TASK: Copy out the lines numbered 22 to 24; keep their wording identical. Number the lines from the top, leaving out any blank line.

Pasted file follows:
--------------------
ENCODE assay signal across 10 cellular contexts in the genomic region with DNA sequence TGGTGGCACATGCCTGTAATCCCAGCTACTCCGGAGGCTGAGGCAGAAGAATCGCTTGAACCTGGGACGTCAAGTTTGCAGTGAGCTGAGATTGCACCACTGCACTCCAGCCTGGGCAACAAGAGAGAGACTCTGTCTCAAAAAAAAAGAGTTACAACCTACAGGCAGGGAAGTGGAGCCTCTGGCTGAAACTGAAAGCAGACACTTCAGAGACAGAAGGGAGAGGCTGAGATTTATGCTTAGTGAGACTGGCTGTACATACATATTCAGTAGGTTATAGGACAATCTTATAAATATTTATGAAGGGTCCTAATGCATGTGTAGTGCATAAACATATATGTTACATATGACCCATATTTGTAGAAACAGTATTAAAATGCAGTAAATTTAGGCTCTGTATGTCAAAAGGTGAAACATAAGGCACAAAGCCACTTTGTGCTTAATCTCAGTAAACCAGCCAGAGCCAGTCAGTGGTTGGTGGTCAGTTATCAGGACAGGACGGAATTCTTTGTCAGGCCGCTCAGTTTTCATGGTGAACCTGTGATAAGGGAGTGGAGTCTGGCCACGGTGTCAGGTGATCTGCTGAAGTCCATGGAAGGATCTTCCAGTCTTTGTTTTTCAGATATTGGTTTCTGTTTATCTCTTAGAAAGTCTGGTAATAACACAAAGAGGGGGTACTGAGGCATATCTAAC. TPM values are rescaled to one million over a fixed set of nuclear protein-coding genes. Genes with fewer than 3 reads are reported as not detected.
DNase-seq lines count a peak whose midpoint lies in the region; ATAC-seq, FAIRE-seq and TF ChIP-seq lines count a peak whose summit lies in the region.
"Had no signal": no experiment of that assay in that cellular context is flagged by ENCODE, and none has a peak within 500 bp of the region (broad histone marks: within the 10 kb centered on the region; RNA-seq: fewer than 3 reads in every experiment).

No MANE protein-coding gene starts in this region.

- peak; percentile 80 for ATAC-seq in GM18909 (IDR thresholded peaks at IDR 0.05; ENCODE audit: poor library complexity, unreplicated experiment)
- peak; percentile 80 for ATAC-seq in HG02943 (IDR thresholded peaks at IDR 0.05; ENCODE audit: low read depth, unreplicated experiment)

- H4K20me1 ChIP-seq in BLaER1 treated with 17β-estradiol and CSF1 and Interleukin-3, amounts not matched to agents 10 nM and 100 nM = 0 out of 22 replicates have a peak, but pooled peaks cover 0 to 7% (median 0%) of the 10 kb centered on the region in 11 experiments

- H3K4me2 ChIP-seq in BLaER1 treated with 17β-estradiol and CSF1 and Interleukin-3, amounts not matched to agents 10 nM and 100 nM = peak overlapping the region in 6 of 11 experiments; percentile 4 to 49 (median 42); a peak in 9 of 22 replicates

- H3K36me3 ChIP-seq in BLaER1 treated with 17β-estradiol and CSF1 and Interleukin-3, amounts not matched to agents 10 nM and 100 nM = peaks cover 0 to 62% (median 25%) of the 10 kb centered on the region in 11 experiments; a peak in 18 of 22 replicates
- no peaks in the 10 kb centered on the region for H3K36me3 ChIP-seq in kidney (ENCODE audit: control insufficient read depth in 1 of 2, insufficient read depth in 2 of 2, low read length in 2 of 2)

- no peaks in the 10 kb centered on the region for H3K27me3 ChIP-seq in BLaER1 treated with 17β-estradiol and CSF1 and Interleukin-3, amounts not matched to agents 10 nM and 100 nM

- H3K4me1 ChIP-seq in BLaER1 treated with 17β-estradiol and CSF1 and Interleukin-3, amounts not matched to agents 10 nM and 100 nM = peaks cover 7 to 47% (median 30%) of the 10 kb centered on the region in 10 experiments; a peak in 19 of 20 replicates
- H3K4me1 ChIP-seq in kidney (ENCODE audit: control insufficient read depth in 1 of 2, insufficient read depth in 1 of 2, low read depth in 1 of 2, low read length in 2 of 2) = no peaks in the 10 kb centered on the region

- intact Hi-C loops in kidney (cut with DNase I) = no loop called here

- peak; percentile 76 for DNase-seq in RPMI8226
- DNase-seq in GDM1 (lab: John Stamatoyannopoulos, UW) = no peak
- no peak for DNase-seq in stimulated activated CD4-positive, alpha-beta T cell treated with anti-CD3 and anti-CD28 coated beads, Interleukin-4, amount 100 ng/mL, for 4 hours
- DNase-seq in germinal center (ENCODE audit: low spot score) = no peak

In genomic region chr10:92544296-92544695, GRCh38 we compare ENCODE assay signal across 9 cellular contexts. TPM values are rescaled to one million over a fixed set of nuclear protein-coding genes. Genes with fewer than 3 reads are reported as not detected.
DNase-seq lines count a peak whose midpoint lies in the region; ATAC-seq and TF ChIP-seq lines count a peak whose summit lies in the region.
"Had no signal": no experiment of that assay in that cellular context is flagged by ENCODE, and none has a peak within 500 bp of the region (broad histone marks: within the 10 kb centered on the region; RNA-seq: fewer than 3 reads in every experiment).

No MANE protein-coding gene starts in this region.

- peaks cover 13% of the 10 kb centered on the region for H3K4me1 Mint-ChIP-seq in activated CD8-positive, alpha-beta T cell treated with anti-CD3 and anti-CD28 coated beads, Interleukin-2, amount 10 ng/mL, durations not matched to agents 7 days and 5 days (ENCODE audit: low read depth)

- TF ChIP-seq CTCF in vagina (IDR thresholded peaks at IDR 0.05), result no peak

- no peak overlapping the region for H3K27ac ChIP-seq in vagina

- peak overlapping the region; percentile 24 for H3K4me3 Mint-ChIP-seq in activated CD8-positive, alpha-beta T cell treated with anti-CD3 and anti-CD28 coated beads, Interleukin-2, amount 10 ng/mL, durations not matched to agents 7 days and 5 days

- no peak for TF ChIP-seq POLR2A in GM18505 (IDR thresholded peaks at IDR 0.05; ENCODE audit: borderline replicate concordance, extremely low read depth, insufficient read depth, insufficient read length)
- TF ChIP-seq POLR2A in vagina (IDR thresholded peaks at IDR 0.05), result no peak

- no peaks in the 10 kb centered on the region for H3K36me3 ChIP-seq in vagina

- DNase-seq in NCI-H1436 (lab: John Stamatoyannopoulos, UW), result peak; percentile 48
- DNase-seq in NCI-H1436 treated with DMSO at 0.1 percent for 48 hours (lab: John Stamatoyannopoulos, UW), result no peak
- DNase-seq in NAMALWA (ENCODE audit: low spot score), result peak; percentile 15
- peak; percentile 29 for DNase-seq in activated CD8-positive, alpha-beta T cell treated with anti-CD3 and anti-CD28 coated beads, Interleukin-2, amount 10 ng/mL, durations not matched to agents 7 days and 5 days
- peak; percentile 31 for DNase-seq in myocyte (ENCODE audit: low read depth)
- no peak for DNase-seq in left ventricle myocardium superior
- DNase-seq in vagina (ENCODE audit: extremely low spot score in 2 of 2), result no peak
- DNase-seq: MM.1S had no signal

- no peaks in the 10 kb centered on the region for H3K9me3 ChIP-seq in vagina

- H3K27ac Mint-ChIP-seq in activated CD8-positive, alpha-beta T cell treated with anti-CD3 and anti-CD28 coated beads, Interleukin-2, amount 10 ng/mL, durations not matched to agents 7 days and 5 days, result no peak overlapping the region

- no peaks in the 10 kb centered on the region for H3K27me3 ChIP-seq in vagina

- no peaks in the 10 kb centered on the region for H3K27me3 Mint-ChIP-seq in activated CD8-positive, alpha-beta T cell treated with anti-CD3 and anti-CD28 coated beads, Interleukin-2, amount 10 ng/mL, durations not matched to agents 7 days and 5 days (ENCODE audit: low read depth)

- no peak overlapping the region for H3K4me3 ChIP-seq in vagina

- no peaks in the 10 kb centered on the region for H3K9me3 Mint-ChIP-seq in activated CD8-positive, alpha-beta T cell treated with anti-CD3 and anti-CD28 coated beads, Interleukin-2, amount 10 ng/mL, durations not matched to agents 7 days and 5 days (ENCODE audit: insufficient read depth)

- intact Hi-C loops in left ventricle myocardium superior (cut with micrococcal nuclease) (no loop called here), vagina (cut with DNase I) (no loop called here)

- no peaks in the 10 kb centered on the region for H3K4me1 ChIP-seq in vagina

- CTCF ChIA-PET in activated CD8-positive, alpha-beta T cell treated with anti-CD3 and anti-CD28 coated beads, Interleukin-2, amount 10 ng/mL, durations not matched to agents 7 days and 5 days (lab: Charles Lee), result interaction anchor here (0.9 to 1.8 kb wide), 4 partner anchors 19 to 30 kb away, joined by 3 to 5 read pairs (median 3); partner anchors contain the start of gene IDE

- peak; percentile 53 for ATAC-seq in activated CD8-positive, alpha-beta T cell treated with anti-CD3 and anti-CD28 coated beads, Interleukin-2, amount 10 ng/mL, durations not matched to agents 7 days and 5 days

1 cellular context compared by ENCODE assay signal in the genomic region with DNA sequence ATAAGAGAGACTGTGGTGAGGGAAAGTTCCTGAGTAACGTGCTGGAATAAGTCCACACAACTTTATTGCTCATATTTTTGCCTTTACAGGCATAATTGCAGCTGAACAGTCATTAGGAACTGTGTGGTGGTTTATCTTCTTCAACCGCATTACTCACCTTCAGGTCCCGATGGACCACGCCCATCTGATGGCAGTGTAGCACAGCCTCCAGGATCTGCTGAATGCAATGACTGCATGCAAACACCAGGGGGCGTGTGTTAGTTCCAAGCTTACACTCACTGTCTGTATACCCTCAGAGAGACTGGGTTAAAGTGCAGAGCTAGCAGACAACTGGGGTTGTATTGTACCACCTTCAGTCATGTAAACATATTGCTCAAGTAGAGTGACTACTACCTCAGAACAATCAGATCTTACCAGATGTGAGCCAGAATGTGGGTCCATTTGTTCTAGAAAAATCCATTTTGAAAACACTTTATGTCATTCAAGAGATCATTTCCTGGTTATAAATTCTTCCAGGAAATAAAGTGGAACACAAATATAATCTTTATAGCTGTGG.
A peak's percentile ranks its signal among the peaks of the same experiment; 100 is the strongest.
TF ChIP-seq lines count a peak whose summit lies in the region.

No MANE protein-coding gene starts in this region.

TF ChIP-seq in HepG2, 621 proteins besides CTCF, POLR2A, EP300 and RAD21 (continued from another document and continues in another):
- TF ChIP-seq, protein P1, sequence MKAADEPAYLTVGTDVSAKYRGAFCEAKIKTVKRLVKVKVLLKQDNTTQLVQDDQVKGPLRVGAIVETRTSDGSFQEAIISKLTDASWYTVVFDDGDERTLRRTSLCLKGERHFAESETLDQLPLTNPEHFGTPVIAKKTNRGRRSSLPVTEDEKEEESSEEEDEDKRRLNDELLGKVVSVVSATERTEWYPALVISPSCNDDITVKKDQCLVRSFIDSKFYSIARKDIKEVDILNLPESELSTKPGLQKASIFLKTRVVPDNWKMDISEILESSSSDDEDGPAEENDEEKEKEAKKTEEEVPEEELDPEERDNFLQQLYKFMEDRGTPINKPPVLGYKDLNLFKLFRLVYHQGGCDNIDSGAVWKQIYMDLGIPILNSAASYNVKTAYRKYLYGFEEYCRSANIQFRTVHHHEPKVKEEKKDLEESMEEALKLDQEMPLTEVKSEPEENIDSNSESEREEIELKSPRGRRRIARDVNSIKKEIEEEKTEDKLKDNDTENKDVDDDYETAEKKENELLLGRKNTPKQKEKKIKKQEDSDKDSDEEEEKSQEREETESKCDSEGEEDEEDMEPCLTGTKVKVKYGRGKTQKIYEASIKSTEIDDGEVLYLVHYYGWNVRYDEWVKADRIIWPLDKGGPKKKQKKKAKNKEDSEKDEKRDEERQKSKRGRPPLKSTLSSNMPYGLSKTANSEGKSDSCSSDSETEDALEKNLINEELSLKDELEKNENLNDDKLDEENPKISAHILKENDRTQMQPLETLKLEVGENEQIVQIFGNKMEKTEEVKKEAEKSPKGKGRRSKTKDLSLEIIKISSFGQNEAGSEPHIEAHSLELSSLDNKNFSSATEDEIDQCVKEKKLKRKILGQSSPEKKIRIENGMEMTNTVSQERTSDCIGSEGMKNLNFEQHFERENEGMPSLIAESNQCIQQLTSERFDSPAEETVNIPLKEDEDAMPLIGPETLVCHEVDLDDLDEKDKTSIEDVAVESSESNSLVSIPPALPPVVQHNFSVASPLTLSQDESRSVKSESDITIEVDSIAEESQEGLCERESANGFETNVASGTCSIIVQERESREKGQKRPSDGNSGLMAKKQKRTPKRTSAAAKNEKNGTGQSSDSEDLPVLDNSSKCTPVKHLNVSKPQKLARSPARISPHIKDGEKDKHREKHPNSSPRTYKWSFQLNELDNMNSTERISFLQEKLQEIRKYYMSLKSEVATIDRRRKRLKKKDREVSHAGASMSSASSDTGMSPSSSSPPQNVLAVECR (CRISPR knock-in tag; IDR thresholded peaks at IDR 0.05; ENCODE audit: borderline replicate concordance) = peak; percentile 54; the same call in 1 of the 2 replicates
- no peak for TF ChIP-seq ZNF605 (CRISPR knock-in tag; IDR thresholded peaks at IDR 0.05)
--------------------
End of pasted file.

No MANE protein-coding gene starts in this region.

- peaks cover 13% of the 10 kb centered on the region for H3K4me1 Mint-ChIP-seq in activated CD8-positive, alpha-beta T cell treated with anti-CD3 and anti-CD28 coated beads, Interleukin-2, amount 10 ng/mL, durations not matched to agents 7 days and 5 days (ENCODE audit: low read depth)

- TF ChIP-seq CTCF in vagina (IDR thresholded peaks at IDR 0.05), result no peak